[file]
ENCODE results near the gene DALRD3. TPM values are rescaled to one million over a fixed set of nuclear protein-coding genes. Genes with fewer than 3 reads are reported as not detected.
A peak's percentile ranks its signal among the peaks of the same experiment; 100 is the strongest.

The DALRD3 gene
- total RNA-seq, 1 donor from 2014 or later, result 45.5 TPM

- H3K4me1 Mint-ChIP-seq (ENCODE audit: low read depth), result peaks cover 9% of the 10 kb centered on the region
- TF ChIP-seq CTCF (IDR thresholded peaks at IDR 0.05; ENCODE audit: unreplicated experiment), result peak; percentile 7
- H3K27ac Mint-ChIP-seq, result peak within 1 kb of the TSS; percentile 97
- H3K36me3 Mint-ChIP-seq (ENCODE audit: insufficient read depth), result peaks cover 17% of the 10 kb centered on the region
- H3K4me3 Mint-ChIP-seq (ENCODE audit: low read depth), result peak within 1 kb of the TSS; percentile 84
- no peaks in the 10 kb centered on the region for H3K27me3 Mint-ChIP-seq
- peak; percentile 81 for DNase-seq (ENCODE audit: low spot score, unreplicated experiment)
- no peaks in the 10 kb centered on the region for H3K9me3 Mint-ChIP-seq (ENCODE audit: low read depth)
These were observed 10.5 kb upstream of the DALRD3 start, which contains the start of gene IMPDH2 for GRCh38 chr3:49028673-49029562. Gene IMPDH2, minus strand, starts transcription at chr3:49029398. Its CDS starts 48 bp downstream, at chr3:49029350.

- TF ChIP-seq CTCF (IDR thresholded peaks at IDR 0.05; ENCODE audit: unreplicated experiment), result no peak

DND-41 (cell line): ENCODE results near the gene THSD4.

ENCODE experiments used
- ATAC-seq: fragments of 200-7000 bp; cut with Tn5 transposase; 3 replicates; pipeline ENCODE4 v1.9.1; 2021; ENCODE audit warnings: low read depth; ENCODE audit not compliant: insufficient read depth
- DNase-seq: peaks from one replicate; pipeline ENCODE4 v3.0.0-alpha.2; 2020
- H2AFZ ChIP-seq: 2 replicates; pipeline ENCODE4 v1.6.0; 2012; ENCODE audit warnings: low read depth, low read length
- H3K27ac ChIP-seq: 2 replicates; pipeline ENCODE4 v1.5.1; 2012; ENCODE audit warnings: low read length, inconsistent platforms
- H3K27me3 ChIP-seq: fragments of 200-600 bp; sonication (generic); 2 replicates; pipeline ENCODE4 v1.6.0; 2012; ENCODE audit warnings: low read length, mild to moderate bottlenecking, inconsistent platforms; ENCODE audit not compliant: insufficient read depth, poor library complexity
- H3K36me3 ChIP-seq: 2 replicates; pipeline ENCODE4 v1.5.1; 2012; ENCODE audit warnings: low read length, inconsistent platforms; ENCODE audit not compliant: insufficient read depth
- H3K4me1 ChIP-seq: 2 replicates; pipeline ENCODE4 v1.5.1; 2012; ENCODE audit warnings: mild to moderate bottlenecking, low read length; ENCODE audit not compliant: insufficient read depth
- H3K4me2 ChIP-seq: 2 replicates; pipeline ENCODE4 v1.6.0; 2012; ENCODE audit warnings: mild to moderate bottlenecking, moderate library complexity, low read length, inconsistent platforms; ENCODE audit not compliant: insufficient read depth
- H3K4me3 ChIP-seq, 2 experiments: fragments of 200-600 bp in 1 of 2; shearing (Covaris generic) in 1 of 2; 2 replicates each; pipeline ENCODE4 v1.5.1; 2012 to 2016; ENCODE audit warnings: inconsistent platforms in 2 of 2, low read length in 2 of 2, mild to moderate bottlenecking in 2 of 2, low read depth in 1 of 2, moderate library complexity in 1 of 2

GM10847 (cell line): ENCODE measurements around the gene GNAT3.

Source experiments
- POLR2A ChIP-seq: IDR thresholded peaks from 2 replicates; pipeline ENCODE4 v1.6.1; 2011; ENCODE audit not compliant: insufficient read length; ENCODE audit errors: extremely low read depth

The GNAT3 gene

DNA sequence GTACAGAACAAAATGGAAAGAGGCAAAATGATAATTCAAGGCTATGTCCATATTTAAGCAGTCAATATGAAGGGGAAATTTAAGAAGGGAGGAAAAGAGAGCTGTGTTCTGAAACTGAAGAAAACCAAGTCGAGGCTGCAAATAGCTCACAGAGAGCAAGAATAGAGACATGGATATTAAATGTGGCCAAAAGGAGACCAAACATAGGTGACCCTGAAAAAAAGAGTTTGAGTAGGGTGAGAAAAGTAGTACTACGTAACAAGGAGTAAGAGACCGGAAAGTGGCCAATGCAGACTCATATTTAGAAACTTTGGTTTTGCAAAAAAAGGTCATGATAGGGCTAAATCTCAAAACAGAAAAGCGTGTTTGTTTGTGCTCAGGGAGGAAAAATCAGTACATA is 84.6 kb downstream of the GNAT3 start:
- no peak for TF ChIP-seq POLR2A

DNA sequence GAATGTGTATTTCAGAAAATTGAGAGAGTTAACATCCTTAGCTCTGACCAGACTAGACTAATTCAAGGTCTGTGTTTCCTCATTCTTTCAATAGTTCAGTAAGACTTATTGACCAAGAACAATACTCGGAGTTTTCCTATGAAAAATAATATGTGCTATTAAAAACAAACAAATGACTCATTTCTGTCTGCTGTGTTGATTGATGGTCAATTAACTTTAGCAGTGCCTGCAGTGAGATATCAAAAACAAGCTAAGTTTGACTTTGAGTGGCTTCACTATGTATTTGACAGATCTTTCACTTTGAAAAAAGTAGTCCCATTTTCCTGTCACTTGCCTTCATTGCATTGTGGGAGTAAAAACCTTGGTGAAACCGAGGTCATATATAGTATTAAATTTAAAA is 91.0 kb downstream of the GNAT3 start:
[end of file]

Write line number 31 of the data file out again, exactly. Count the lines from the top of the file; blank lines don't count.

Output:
- no peak for TF ChIP-seq POLR2A